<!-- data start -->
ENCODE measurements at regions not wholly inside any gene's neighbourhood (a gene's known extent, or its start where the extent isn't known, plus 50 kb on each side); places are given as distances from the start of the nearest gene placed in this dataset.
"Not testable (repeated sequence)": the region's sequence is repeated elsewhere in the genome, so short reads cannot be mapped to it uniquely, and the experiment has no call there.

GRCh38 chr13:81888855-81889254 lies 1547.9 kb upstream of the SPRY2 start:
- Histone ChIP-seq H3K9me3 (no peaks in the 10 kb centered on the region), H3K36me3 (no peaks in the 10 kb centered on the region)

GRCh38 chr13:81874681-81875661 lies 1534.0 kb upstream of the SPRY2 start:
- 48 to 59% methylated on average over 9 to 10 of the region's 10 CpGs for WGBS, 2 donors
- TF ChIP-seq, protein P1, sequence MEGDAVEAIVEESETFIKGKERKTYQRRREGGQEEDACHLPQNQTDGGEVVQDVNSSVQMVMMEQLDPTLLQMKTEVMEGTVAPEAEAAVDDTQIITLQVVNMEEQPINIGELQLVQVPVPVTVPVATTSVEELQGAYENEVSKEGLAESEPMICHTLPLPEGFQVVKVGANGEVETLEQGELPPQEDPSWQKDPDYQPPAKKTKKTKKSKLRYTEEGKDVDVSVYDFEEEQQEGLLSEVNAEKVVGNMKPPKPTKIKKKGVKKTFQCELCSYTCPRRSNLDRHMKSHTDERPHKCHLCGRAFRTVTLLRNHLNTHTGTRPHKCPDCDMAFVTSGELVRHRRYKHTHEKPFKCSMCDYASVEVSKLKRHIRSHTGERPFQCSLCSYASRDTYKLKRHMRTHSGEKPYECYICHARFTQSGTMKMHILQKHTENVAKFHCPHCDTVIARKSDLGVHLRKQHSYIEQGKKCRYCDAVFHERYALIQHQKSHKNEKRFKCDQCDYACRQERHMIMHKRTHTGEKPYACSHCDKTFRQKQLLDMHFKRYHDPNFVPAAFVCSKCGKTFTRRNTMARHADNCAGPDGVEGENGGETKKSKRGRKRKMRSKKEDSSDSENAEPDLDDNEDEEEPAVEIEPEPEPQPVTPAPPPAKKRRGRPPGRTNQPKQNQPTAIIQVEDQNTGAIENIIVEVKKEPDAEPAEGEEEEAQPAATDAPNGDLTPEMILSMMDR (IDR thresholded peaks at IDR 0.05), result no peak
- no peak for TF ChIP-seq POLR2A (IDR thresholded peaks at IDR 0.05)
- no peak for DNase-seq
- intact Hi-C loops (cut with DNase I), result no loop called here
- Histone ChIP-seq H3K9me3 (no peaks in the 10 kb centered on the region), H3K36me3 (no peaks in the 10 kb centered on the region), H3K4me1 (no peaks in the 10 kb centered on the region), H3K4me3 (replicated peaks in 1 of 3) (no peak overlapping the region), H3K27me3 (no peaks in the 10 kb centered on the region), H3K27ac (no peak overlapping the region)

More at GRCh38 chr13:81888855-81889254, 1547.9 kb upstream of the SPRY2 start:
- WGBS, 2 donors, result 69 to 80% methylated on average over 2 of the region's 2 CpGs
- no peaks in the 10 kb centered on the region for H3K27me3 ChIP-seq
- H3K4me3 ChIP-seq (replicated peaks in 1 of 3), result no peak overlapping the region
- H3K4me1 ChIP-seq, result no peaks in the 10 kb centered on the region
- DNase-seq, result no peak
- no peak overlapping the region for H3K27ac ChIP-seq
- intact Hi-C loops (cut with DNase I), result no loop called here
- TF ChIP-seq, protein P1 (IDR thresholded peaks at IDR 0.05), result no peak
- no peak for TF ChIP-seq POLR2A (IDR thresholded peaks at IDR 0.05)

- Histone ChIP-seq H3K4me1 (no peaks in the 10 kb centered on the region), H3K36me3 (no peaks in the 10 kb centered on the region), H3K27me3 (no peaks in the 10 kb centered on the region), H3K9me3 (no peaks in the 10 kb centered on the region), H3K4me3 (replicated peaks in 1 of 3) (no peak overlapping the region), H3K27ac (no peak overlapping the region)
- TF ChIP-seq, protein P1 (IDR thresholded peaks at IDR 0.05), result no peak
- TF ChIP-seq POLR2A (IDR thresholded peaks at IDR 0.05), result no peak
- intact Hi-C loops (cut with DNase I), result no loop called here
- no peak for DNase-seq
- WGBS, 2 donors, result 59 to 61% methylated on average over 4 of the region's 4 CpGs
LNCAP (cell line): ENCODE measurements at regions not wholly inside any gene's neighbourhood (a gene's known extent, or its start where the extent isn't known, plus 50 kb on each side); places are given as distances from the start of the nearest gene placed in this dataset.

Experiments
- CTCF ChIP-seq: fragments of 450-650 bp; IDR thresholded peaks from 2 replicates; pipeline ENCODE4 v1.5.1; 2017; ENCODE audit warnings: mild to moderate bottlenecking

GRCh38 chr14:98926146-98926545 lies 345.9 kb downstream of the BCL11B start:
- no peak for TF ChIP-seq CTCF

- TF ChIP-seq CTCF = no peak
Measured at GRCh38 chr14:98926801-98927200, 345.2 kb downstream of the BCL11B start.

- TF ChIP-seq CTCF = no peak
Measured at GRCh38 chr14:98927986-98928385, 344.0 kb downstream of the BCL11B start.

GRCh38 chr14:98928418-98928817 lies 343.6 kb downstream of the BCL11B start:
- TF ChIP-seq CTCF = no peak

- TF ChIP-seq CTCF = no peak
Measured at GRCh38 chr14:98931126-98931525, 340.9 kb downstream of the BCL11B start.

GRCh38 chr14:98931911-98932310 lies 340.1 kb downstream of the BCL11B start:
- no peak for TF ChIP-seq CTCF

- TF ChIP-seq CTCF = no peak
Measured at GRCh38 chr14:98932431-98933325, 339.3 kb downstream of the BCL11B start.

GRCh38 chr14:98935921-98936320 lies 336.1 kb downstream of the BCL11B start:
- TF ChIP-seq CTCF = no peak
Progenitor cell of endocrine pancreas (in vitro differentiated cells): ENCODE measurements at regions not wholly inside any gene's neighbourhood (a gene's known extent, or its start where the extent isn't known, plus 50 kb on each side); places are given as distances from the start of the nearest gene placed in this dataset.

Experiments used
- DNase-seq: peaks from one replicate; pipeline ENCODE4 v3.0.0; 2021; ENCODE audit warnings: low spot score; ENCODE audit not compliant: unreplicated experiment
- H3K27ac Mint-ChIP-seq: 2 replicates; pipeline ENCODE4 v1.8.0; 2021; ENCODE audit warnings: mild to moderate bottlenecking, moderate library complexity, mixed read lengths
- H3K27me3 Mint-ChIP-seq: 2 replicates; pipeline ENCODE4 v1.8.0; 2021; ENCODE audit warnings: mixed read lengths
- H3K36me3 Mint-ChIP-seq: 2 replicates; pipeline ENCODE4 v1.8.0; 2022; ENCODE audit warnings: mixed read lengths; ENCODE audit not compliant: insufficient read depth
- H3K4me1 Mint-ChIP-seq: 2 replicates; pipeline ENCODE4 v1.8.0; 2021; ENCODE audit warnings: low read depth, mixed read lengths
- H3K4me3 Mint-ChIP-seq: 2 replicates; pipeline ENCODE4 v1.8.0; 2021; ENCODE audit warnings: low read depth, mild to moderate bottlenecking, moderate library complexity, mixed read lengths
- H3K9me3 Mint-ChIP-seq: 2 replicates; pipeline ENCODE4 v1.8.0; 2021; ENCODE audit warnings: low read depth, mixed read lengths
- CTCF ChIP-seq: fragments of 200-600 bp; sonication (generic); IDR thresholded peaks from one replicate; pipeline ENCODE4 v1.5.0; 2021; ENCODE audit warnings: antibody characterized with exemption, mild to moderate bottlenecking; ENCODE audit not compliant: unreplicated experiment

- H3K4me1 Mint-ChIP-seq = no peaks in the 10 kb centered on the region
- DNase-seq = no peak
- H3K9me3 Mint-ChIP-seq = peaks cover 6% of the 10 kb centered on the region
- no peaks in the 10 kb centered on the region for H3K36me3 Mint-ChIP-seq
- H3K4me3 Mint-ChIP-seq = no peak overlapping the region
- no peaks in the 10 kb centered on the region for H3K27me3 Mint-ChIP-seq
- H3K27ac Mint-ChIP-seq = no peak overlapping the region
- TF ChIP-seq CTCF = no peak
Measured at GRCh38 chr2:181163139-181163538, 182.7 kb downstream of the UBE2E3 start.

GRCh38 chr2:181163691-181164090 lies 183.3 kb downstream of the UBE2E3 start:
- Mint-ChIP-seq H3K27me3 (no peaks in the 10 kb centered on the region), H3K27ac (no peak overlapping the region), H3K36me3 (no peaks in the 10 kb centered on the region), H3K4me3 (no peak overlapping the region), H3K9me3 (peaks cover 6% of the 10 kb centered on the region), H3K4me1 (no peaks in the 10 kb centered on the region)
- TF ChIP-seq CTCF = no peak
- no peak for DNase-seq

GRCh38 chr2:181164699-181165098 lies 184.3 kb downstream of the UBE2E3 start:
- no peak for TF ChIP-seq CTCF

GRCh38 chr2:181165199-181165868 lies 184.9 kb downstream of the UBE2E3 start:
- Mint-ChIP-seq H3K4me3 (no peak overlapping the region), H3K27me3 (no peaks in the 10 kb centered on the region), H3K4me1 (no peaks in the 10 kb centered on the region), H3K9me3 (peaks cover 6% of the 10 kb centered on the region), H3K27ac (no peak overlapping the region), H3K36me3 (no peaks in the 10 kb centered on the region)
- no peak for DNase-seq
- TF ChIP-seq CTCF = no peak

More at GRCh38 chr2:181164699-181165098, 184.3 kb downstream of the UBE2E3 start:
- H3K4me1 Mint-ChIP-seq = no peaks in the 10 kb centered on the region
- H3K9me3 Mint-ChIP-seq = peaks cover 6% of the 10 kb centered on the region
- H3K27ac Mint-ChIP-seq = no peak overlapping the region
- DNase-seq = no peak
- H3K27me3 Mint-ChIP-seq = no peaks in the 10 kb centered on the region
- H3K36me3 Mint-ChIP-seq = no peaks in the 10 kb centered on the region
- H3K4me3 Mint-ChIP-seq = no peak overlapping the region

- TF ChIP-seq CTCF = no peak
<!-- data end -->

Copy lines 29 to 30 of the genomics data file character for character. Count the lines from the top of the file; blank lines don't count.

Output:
Experiments
- CTCF ChIP-seq: fragments of 450-650 bp; IDR thresholded peaks from 2 replicates; pipeline ENCODE4 v1.5.1; 2017; ENCODE audit warnings: mild to moderate bottlenecking